Archived:How to install DVB device drivers
This page contains information to help an "end user" to install a DVB device on his or her GNU/Linux system.
Before buying a DVB card, you might consider making sure it is listed on Supported DVB cards. If it's not listed, there is a good chance it won't work under Linux.
After you bought your DVB card it might be a good idea to search this wiki for its name or the manufacturer name. There are many cards but only few actual chips, so chances are good that someone else wrote a howto somewhere that you can adopt. The output of lspci will probably help you:
Watch out for output lines with
Multimedia video controller: ... Multimedia controller: ...
You might also search with google and add "linux" and/or "howto" to your keywords.
Please be nice to the community and add your insights to this wiki after you got it working.
Solution for new kernels (2.6)
If you have a new Linux kernel and its compiled with many options on/modules installed (as normal Linux distros ship it), then chances are very good that you don't have to install any driver. Use
to see if the required modules are installed with your kernel. Which are the required ones? It depends on your DVB-card chip. See TwinhanDTV Digital Terrestrial TV Card Ter for an example.
After you checked that they're all available you can load them with
You should now have some stuff in
If you don't see dvb-directory, then something has failed. You don't need to create it, it comes automatically. With Ubuntu 6.06.1 the problem was that dvb-ttpci was not in the firmware directory. If you have all the modules active (listed in lsmod) but no /dev's to be found, check dmesg for any errors, ie: grep dvb /var/log/dmesg
- dvb-ttpci: could not load firmware, file not found: dvb-ttpci-01.fw
- dvb-ttpci: usually this should be in /usr/lib/hotplug/firmware or /lib/firmware
- dvb-ttpci: and can be downloaded from http://www.linuxtv.org/download/dvb/firmware/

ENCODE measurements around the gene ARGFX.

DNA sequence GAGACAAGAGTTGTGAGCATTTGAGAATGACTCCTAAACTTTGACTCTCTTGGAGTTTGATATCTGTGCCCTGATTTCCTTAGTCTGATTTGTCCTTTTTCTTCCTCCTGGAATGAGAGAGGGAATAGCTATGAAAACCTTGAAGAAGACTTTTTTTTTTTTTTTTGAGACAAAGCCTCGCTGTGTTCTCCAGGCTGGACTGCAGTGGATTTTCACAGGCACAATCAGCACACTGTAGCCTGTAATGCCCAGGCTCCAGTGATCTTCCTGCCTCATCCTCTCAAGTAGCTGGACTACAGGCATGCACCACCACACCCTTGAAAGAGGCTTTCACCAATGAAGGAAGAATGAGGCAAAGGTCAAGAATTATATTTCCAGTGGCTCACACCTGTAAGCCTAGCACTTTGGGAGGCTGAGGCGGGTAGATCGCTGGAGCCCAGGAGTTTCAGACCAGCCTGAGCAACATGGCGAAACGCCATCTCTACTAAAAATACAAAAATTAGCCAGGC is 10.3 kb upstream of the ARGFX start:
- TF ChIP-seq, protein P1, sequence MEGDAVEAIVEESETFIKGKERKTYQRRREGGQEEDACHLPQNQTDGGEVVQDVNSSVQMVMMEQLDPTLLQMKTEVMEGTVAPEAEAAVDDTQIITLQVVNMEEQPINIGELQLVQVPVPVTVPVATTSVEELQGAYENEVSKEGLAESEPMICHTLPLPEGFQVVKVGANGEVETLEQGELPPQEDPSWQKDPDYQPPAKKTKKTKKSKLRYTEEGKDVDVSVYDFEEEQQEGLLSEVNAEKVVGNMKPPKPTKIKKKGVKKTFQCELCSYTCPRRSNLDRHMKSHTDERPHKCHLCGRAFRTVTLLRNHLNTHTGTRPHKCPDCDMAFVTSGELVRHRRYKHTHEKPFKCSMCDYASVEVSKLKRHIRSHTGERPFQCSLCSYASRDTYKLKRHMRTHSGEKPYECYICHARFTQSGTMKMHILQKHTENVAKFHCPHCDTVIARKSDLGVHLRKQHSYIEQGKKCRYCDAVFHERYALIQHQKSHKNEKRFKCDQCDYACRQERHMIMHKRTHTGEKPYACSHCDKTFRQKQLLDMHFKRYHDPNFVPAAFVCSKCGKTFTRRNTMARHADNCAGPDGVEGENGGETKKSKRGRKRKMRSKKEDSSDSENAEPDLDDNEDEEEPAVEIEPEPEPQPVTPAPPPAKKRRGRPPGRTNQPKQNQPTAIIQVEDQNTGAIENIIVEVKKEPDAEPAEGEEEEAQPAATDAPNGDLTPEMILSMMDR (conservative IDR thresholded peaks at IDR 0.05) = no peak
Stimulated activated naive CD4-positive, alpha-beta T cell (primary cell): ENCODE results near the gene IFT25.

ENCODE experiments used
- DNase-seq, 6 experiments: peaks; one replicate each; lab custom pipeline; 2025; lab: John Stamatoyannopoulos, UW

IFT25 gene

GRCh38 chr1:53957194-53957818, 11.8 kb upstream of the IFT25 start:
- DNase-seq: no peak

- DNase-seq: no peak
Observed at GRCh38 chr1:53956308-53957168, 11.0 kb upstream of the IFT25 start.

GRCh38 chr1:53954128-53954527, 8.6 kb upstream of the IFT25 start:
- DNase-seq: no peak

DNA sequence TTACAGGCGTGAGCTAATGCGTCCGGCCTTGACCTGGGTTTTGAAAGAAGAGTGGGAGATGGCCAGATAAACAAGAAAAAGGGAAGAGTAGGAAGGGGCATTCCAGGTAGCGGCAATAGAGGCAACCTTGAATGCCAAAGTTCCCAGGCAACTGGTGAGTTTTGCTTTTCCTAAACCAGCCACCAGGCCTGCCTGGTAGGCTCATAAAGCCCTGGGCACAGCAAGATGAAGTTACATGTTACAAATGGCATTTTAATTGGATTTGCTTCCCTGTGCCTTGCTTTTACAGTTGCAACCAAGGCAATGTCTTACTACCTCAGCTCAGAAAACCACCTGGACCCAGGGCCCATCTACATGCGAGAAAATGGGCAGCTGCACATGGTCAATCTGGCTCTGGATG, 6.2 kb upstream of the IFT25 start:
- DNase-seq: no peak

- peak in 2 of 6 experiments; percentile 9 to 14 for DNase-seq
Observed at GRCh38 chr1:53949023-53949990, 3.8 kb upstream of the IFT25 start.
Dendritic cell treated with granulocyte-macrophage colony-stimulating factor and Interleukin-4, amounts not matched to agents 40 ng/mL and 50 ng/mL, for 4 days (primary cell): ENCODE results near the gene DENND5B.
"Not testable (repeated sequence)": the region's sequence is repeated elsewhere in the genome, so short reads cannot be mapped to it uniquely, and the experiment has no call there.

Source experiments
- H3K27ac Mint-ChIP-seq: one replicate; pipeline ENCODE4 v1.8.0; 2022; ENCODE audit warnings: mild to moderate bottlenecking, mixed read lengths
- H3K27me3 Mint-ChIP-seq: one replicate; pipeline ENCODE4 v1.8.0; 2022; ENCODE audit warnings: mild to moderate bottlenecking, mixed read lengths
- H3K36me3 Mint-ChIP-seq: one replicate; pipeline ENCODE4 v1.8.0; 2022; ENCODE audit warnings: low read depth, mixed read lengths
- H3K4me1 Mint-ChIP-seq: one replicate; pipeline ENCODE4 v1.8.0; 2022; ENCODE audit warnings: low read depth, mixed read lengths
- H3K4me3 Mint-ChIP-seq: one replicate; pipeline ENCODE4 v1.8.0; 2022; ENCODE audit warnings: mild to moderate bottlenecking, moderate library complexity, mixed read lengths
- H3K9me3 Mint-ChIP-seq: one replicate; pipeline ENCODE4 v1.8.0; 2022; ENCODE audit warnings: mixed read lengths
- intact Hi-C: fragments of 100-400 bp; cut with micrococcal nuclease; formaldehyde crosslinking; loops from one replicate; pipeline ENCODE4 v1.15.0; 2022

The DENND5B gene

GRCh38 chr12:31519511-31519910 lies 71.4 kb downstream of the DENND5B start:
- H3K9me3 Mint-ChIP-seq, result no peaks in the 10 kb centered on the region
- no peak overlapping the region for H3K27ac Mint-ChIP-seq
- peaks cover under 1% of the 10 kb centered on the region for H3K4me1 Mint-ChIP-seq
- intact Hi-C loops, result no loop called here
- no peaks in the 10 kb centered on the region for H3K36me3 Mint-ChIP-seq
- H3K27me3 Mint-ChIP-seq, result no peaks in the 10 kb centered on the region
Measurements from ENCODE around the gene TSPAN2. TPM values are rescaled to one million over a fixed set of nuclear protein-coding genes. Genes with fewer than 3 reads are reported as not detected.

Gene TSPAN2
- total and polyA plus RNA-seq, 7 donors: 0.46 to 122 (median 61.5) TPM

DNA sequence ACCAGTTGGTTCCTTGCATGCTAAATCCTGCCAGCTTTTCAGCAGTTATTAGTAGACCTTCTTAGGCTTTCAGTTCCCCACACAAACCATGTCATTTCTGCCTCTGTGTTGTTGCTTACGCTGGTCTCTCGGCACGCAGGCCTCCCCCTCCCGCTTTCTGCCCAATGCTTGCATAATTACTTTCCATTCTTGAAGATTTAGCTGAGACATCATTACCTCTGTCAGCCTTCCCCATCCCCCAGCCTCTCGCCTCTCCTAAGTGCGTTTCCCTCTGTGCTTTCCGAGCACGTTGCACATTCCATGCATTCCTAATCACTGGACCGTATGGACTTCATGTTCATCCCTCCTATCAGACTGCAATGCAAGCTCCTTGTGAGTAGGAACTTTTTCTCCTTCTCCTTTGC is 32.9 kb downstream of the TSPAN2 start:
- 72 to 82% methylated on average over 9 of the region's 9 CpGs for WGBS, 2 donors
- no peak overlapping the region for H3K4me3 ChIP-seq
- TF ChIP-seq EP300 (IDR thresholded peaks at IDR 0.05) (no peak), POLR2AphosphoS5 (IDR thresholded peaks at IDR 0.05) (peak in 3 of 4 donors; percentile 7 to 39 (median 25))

will appear if you use the default *.rpm install for the Technotrend1.x/Hauppauge and similar premium (hardware-MPEG) DVB-S cards.
See First steps for more tests and how to set up your frequency table.
Solution with v4l manual installation
Introduction: why v4l ? ... (please write it!)
NOTE: Some of the following steps are specific to Debian-based distributions, but these instructions should also be helpful to users of other distributions.
Please have also a look at http://linuxtv.org/repo.
Get required software
Before you can start you need the following software:
- mercurial: needed to download the latest source
- kernel-headers, make, gcc: needed to compile the the driver
This guide does not include steps to install those software for all distributions.
On Debian-based distributions you can use the following command to install all required software:
$ [sudo] apt-get install mercurial linux-headers-$(uname -r) build-essential
Note: [sudo] means that you only have to specify "sudo" if you aren't root, otherwise omit it.
On Gentoo-based distributions you can use the following command to install mercurial. Other dependancies are installed in main system tree.
$ [sudo] emerge mercurial
Fedora is just as easy:
$ [sudo] yum install mercurial
Obtain latest source code
After we have installed all required software you should be able to download the latest source code with the following command:
$ hg clone http://linuxtv.org/hg/v4l-dvb
This should create a directory called v4l-dvb in the current working directory.
Compile the source code
Let's go inside the directory that contains the previously downloaded source:
$ cd v4l-dvb
Then we have just to compile the source:
$ [sudo] make
If you run into any problems here, you should contact the developers via irc.freenode.net on #linuxtv or on #dvb.
Install the driver and reboot
The next step is to install the driver. To install the driver (note that the v4l modules are also installed) you have to execute:
$ [sudo] make install
Then connect the device (if external) and reboot.
$ [sudo] reboot
After that start your preferred program for watching DVB (e.g. Kaffeine).
Obtain the firmware
Some devices need firmware. To obtain the correct firmware you need to know what card you're using.
Normally the device name and model are written on the device, on the box or in the manual.
Look at DVB-S devices / DVB-C devices / DVB-T devices / ATSC devices.
The output of the following tools may be helpful, too. For PCI devices use
$ lspci -v
For USB devices use
$ lsusb -v
The firmware (if needed) can be found on one of those links:
You have to download it and copy it into the right directory (used by hotplug). The location of this directory depends on your distribution, but normally it's one of those:
Further steps can be found here:
Q: My device was working perfectly, but now it is not recognized anymore. What is the problem?
A: It's possible that you're using a different kernel now, so you have to install the driver again and ensure that the firmware is reached by the hotplug system.
Q: My DVB device is recognized but I'm not able to use it. What can I do?
A: You should check that the /dev/dvb exists and that you have the correct permissions to read and write that directory.
You might also try some of the First steps with a budget DVB card to see if other software can cope with it.
For further please contact developers via irc.freenode.net on #linuxtv (or #dvb) or via mailing list.